Tribecastan’s New Songs from the Old Country: Their Trippiest, Best Album
Tribecastan’s fourth album New Songs from the Old Country is their best, most focused, and darkest release, one of this year’s most amazingly eclectic and trippy collections. The whole thing is streaming at the group’s Bandcamp page. Their 2009 debut Strange Cousin introduced them as a kitchen-sink band doing genre-smashing instrumental mashups of styles from the Mediterranean to the East Indies and all points in betweeen, employing a museum’s worth of exotic stringed and wind insturments. Their 2010 release Five Star Cave moved a little closer to jazz, while 2012’s New Deli went more in a rock direction. So this is a return to their roots, spread as far across the globe as they are, like a giant magic mushroom. As usual, the band’s brain trust, John Kruth and Jeff Greene take their pick of the choicest, most obscure insturments: mandocello, octave mandolin, yayli tambor, African raft zither, baglamas, charango: the list goes on and on.
Thre’s an awful lot to like here: sixteen tracks in all. The opening number, Bwiti is a dead ringer for Tuatara with its hypnotic clip-clop percusssion and spiky lutes, a catchy blues tune with Asian tinges and a lively horn chart with Claire Daly’s baritone sax anchoring Matt Darriau’s alto. Auto Rickshaw layers a thicket of lutes over Ray Peterson’s slinky bassline and Kenny Margolis’ swirly organ, with a break for sitar and a droll jawharp boinging underneath. Their version of Satie’s Gnossienne No. 1 nicks the Chicha Libre arrangement right down to the bolero rhythm, a wood flute replacing Josh Camp’s Electrovox; still, it’s a great song.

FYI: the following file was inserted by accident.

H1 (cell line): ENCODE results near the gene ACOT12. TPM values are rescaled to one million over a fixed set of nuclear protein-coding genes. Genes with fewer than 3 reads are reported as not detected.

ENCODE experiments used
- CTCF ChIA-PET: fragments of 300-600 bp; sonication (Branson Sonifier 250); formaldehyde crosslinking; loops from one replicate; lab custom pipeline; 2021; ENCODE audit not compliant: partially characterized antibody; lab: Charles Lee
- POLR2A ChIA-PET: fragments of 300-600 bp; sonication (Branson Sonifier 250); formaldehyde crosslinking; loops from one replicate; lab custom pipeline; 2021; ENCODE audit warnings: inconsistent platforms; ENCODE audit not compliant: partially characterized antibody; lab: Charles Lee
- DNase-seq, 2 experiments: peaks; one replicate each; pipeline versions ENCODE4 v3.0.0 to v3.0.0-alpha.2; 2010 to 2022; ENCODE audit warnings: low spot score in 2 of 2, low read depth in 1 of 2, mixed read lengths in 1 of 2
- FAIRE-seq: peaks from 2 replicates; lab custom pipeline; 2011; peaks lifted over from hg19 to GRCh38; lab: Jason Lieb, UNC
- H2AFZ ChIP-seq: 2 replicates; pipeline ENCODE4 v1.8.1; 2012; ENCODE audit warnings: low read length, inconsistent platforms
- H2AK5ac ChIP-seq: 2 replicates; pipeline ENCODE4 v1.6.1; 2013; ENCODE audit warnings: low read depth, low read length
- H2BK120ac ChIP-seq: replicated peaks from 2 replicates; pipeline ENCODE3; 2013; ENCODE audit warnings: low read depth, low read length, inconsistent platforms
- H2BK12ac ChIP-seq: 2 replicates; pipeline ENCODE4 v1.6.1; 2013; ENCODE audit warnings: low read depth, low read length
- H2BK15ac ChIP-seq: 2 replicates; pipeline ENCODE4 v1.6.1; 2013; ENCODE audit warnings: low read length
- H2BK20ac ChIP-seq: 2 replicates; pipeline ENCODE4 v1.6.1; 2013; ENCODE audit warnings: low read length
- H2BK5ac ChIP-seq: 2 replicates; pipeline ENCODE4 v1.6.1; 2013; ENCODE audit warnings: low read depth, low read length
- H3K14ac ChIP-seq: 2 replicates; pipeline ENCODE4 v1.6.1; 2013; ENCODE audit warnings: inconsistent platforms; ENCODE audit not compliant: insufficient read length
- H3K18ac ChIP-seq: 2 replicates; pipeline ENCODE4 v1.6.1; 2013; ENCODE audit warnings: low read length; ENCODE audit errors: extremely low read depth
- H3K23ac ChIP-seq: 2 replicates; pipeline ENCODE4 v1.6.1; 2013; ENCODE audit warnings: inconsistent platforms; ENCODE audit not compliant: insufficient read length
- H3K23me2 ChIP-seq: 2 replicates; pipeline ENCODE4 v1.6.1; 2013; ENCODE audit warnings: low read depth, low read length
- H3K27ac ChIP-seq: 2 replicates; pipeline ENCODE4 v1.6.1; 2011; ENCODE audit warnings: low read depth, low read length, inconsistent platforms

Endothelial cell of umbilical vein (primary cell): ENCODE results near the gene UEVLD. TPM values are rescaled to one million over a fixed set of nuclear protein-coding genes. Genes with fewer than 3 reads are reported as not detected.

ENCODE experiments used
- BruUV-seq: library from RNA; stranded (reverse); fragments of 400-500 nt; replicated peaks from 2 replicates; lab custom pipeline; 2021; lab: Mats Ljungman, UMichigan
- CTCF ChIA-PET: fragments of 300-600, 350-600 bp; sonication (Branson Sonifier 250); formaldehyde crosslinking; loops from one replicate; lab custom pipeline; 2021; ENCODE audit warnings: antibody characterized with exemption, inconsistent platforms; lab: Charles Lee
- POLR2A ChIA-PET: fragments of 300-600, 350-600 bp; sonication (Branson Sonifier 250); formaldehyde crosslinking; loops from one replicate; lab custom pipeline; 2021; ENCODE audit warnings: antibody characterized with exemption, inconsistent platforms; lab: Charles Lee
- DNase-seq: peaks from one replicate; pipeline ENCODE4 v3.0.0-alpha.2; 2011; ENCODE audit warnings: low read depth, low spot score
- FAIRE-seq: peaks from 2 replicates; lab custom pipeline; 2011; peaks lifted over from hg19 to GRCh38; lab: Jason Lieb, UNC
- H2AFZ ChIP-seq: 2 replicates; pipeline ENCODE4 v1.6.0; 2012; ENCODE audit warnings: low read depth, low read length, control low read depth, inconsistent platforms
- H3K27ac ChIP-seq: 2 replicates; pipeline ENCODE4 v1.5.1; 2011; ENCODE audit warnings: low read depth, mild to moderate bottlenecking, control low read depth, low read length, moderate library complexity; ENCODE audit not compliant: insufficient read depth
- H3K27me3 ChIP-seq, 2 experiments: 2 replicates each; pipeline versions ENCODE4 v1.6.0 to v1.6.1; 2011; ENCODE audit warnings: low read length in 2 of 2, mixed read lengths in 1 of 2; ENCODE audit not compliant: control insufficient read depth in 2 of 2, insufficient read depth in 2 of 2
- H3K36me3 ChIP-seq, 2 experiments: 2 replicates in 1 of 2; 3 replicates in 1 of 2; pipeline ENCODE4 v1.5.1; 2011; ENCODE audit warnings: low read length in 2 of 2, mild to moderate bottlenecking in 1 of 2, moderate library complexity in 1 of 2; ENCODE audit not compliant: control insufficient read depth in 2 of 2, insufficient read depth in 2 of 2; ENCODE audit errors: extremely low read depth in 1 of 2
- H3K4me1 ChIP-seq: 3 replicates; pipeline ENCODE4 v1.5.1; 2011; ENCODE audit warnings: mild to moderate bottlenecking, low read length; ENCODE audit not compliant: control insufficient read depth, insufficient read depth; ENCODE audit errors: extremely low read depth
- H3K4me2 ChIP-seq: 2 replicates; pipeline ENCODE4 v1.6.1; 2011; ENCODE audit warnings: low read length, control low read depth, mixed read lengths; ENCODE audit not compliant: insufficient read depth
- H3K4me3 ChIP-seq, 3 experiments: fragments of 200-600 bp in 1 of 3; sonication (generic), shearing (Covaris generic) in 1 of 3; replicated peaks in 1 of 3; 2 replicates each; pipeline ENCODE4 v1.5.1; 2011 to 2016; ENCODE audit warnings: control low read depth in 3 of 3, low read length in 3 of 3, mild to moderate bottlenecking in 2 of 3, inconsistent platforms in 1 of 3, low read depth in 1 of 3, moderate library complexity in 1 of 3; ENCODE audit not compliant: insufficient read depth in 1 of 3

Dance of the Terrible Bear is a characteristically surreal mashup of Balkan brass, dixieland and bluegrass. Corned Beef and Sake does the same with an Irish reel, hi-de-ho jump blues and atmospheric Japanese folk. Communist Modern, fueled by Margolis’ sardonic keyboards and a lushly cinematic arrangement, is a dead ringer for surf rock legends Laika & the Cosmonauts.
Night Train to the Ukraine builds from a suspenseful, drony intro to a darkly scampering, chillingly chromatic woodwind tune. Gordana’s Dream brings back the Tuatara vibe with its gamelanesque, anxiously pointillistic ambience. Saloniki Reb marches along with a haunting Turkish melody played first on baglama (is that a baglama or another artifact from the museum?) and then clarinet, then suddenly the sun comes out and the tune picks up. The band stays on the Balkan track with the lively, pulsing, deviously catchy Road to Koprivnica
Adrian’s Leap is another mashup, this one blending bluegrass, the Balkans and the blues with a bit of an Indonesian tinge and a starkly searing solo on a fiddle of some kind. The Blue Sky of Your Eyes sets a bluegrass baglama tune to a bhangra beat, with bluesy harmonica. Natal Spring takes a bolero to the plains of South Africa, while.Kepaci Rain, the most hypnotic tune here, pairs off Gordana Evacic’s cimbalom against jaw harp and wood flute. Blame It on the Moon is not the jazz standard but a moodily strolling bolero with a lush blend of mandolin, lutes and horns. The final cut, Persian Nightingale, opens as a hypnotically clanging dirge and rises to majestically swirling heights Among similarly inclined global jambands, only Hazmat Modine compare to these guys. Tribecastan play the album release show for this one this Fri, Sept 27 at 7:15 at Drom; advance tix are just $10.